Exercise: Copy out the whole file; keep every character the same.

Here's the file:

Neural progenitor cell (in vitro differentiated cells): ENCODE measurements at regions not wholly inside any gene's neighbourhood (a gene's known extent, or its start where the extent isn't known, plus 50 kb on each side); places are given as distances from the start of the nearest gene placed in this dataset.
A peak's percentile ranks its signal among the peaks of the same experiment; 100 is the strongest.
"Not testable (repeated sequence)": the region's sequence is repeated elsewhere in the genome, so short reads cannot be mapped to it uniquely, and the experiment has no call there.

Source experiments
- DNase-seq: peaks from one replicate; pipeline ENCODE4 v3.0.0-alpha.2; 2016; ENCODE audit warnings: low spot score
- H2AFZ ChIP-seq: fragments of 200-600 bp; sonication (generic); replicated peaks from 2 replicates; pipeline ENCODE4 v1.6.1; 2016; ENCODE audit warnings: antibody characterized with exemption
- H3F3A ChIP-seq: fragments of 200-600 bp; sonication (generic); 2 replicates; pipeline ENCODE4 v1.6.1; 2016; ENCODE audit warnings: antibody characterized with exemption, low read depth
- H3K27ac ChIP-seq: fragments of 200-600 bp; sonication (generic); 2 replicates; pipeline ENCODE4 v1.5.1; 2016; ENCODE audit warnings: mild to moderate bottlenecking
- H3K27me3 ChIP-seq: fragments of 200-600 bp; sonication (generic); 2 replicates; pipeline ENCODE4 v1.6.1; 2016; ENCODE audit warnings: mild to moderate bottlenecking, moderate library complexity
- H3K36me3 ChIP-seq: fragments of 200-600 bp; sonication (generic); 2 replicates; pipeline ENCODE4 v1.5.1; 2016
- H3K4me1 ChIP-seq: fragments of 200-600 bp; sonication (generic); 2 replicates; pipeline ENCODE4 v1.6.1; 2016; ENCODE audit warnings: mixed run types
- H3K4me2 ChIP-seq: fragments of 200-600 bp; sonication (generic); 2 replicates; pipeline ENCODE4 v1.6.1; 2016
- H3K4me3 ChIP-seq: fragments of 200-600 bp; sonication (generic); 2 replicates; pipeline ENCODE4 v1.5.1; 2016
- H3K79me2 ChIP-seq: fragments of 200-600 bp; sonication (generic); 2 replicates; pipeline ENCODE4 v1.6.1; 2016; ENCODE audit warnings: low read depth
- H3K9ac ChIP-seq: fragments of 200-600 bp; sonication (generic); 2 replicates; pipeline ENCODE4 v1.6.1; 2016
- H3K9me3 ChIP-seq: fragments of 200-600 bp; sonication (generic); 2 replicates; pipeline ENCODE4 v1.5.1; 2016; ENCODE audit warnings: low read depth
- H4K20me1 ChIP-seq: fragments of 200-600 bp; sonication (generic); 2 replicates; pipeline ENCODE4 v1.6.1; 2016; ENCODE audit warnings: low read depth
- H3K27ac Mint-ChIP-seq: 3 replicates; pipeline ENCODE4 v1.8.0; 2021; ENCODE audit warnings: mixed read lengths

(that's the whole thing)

Neural progenitor cell (in vitro differentiated cells): ENCODE measurements at regions not wholly inside any gene's neighbourhood (a gene's known extent, or its start where the extent isn't known, plus 50 kb on each side); places are given as distances from the start of the nearest gene placed in this dataset.
A peak's percentile ranks its signal among the peaks of the same experiment; 100 is the strongest.
"Not testable (repeated sequence)": the region's sequence is repeated elsewhere in the genome, so short reads cannot be mapped to it uniquely, and the experiment has no call there.

Source experiments
- DNase-seq: peaks from one replicate; pipeline ENCODE4 v3.0.0-alpha.2; 2016; ENCODE audit warnings: low spot score
- H2AFZ ChIP-seq: fragments of 200-600 bp; sonication (generic); replicated peaks from 2 replicates; pipeline ENCODE4 v1.6.1; 2016; ENCODE audit warnings: antibody characterized with exemption
- H3F3A ChIP-seq: fragments of 200-600 bp; sonication (generic); 2 replicates; pipeline ENCODE4 v1.6.1; 2016; ENCODE audit warnings: antibody characterized with exemption, low read depth
- H3K27ac ChIP-seq: fragments of 200-600 bp; sonication (generic); 2 replicates; pipeline ENCODE4 v1.5.1; 2016; ENCODE audit warnings: mild to moderate bottlenecking
- H3K27me3 ChIP-seq: fragments of 200-600 bp; sonication (generic); 2 replicates; pipeline ENCODE4 v1.6.1; 2016; ENCODE audit warnings: mild to moderate bottlenecking, moderate library complexity
- H3K36me3 ChIP-seq: fragments of 200-600 bp; sonication (generic); 2 replicates; pipeline ENCODE4 v1.5.1; 2016
- H3K4me1 ChIP-seq: fragments of 200-600 bp; sonication (generic); 2 replicates; pipeline ENCODE4 v1.6.1; 2016; ENCODE audit warnings: mixed run types
- H3K4me2 ChIP-seq: fragments of 200-600 bp; sonication (generic); 2 replicates; pipeline ENCODE4 v1.6.1; 2016
- H3K4me3 ChIP-seq: fragments of 200-600 bp; sonication (generic); 2 replicates; pipeline ENCODE4 v1.5.1; 2016
- H3K79me2 ChIP-seq: fragments of 200-600 bp; sonication (generic); 2 replicates; pipeline ENCODE4 v1.6.1; 2016; ENCODE audit warnings: low read depth
- H3K9ac ChIP-seq: fragments of 200-600 bp; sonication (generic); 2 replicates; pipeline ENCODE4 v1.6.1; 2016
- H3K9me3 ChIP-seq: fragments of 200-600 bp; sonication (generic); 2 replicates; pipeline ENCODE4 v1.5.1; 2016; ENCODE audit warnings: low read depth
- H4K20me1 ChIP-seq: fragments of 200-600 bp; sonication (generic); 2 replicates; pipeline ENCODE4 v1.6.1; 2016; ENCODE audit warnings: low read depth
- H3K27ac Mint-ChIP-seq: 3 replicates; pipeline ENCODE4 v1.8.0; 2021; ENCODE audit warnings: mixed read lengths